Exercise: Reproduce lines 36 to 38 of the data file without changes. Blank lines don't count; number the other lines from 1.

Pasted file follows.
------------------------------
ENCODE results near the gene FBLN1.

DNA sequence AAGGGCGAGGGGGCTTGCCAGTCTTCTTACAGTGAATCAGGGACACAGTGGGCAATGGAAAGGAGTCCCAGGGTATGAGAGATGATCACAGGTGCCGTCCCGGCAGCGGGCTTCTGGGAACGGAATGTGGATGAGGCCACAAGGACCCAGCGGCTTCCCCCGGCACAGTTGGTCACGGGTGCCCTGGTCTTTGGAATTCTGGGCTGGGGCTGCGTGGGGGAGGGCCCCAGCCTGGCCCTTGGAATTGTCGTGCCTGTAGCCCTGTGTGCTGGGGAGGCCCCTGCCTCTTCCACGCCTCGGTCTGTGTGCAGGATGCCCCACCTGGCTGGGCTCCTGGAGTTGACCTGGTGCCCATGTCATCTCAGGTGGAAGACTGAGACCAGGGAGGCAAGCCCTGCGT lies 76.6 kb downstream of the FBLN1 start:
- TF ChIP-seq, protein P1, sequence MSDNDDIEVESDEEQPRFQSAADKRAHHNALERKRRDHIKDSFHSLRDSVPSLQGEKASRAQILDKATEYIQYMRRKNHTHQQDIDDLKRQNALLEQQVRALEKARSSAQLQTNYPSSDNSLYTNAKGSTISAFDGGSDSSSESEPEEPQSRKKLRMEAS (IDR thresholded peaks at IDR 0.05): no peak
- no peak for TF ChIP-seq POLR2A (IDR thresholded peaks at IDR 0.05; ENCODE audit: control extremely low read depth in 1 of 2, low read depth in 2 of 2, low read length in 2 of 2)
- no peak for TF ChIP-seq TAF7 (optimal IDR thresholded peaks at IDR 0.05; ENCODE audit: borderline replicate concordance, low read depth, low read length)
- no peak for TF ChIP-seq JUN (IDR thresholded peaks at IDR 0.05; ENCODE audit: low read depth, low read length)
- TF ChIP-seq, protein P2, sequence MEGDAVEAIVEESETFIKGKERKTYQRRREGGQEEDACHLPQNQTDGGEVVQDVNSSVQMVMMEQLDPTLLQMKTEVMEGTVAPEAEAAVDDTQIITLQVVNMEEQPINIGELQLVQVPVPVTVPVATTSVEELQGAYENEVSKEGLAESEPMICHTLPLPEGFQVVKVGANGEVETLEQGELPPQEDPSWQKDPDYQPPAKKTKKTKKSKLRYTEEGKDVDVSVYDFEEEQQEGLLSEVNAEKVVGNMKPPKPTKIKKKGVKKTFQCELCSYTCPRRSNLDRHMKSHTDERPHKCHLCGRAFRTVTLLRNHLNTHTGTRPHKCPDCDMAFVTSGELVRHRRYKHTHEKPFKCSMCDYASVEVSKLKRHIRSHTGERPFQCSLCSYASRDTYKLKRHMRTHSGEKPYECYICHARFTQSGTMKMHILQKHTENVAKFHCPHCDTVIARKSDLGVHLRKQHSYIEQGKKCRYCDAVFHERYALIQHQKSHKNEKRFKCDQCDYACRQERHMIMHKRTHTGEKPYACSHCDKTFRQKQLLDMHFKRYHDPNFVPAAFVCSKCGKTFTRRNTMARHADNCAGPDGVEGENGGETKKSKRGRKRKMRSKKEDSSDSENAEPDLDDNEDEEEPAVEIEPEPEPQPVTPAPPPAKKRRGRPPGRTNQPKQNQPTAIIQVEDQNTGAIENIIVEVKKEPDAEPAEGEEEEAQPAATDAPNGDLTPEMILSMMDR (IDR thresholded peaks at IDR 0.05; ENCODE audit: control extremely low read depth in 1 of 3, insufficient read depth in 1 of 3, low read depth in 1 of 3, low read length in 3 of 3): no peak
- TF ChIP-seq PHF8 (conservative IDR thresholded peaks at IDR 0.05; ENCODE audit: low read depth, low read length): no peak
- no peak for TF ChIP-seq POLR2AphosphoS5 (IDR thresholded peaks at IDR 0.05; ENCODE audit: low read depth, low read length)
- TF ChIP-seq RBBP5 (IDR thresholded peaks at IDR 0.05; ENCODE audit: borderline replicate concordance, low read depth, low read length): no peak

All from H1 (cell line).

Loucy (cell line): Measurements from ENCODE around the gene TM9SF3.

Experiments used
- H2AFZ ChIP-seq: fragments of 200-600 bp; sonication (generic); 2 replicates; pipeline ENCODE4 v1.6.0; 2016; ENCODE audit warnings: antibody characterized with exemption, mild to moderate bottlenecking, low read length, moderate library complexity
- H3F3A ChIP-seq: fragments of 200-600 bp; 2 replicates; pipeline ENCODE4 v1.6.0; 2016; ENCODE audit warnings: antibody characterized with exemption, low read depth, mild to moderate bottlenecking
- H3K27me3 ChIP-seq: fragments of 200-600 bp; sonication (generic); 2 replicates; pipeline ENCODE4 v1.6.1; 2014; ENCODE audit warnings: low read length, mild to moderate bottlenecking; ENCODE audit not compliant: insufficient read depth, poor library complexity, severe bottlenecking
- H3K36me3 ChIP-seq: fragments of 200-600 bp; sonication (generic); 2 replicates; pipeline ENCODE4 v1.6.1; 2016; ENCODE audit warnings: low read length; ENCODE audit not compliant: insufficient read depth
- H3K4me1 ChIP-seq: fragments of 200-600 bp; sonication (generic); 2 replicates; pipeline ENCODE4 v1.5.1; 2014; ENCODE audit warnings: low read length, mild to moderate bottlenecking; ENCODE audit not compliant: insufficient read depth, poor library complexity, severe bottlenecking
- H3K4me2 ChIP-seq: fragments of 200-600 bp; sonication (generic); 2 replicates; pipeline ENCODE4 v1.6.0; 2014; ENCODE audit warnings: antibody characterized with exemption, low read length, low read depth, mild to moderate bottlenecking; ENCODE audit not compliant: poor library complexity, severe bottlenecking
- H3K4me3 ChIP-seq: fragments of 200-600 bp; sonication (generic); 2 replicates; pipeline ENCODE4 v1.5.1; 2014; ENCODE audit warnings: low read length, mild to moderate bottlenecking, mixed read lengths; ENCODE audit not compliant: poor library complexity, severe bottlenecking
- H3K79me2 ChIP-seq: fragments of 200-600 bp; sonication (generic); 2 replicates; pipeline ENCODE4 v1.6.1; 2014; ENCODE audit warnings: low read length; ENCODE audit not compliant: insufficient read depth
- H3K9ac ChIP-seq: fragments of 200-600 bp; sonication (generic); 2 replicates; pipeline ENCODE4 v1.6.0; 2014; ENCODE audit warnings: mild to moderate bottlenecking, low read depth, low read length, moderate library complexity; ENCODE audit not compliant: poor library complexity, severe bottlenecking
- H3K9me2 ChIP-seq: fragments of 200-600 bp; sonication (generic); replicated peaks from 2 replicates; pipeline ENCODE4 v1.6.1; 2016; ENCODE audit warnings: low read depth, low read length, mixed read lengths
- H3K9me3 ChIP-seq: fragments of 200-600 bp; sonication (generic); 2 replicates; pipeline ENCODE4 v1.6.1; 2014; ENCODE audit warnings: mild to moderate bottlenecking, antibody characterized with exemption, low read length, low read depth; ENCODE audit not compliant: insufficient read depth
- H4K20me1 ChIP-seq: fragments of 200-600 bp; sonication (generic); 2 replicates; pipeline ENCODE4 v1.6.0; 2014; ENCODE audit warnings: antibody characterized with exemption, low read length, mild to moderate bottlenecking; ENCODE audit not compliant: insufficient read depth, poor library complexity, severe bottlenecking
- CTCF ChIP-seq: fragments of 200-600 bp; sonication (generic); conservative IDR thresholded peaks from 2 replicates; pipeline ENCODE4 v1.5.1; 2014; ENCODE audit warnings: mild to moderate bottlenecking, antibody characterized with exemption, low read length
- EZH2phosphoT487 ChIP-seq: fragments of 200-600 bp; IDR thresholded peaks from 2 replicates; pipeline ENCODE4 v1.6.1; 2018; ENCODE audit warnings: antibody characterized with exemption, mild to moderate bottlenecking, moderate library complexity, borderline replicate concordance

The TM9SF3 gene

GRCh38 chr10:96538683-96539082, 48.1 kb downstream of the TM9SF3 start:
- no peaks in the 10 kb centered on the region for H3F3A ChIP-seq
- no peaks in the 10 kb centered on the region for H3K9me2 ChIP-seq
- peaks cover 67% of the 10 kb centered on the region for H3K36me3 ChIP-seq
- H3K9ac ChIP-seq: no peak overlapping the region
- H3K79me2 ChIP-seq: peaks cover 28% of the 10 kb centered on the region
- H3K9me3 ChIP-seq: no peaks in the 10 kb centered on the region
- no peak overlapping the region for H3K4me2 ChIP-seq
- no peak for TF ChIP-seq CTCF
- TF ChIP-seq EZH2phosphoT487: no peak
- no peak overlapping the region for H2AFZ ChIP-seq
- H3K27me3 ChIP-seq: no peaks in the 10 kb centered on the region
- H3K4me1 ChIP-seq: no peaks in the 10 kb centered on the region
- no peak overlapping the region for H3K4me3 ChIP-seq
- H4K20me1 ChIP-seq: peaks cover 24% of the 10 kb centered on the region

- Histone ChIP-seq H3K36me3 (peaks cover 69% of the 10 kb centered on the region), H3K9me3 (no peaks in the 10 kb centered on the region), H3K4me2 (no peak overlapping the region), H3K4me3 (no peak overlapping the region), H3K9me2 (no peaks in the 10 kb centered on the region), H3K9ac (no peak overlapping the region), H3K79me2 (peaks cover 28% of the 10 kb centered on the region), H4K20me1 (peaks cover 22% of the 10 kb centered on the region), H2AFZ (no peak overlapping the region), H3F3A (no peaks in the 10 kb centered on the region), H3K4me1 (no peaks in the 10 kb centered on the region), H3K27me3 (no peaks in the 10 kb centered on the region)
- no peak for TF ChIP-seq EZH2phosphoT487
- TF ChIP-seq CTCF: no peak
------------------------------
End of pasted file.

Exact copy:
- no peak overlapping the region for H3K4me2 ChIP-seq
- no peak for TF ChIP-seq CTCF
- TF ChIP-seq EZH2phosphoT487: no peak